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David Farmer is a public affairs, political and media consultant in Portland, where he lives with his wife and two children.
Ten Republicans broke ranks with their colleagues to try to cut a deal with President Joe Biden on a COVID-19 relief bill.
Biden has proposed a $1.9 trillion plan to help speed vaccinations and prop up the economy as the administration deals with the ongoing effects of a global pandemic. The alternative, proposed by U.S. Sen. Susan Collins and others, clocks in at $618 billion.
The senators met with the president for about two hours earlier this week, and while the conversations were described as productive, no deal was struck, and Biden seems satisfied with moving forward with his larger, more responsive plan.
I’d like to offer a counterproposal — to both sides.
But before we get to the details of my elaborate plan, a little context is necessary.
Democrats can pass the COVID relief bill without Republican support, using a process called budget reconciliation, a process they began in the Senate on Tuesday. In short, the reconciliation process avoids the potential of a filibuster and allows legislation to pass with a simple majority vote in the U.S. Senate.
Otherwise, most legislation in the U.S. Senate is subject to a filibuster, which essentially requires 60 votes for legislation to move to a floor vote.
During the Obama administration, the filibuster was used by then-Senate Majority Leader Mitch McConnell to obstruct much of the policy agenda and many of the appointments of the president.
Ten Republican votes, then, is the magic number to break a filibuster and allow legislation to receive an up or down vote in the Senate. Thus the magic of the coalition who visited with Biden.
Right now, the U.S. Senate is evenly divided between Democrats (with Sen. Angus King and Sen. Bernie Sanders) and Republicans. Vice President Kamala Harris can break a 50-50 tie; she cannot break a filibuster.
Here’s my proposal (which I’m fully aware is nothing more than a Maine columnist yelling into an empty, snowy yard).
Instead of a low-ball counteroffer, the 10 Republican senators should agree that they will vote with Democrats to end a filibuster on COVID-19 rescue legislation.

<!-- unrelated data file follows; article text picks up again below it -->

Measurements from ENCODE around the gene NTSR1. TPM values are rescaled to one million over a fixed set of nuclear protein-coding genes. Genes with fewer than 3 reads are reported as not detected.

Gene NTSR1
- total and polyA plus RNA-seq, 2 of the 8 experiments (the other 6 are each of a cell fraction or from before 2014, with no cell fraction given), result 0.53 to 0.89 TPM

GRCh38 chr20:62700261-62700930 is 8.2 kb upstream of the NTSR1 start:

The Biden administration and Democrats, in turn, will break the $1.9 trillion package into its component parts. Each piece in a separate bill; each piece guaranteed an up-or-down vote.
Members of the Senate would then be free to support — or oppose — any piece of the package that they don’t like. Just like a buffet, they can all pick what they want.
Democrats would start with a slight advantage from a vote counting perspective. Republicans would need to swing one Democratic vote to block any part of the plan. Sens. Joe Manchin and Kyrsten Senema would suddenly become very popular with their colleagues from both parties.
Here’s the thing: If lawmakers were forced to vote — yes or no — for things like rental relief, direct support to families and aid to local and state governments, I believe that the high wall of Republican obstructionism would crumble.
The political consequences of saying “no” would become clear — and, dare I say, members of the media who are in love with the “gangs” of “moderates” that occasionally form during policy debates in Washington might lose some of their appeal.
Realistically, such a deal would never happen.
The filibuster, often touted as a way to give members of the minority greater influence over legislation and a way to force compromise, is really a shield that lets senators hide behind procedural votes, particularly when they oppose measures that are popular. It’s an outmoded relic and anti-democratic.
It’s easy for Republicans to oppose Biden’s $1.9 trillion COVID-19 rescue package. It’s a lot more complicated to deny their constituents $1,400 relief checks or to take individual stands on other parts of the package that have strong support.
After all, even President Donald Trump supported more direct assistance to working families.
There was a time when the filibuster was rarely used on legislation. It has become a tool that allows just 41 senators to essentially grind the gears of government to a standstill.
In a democracy — a vote, up or down — seems appropriate. As compromises go, that doesn’t seem like so much to ask.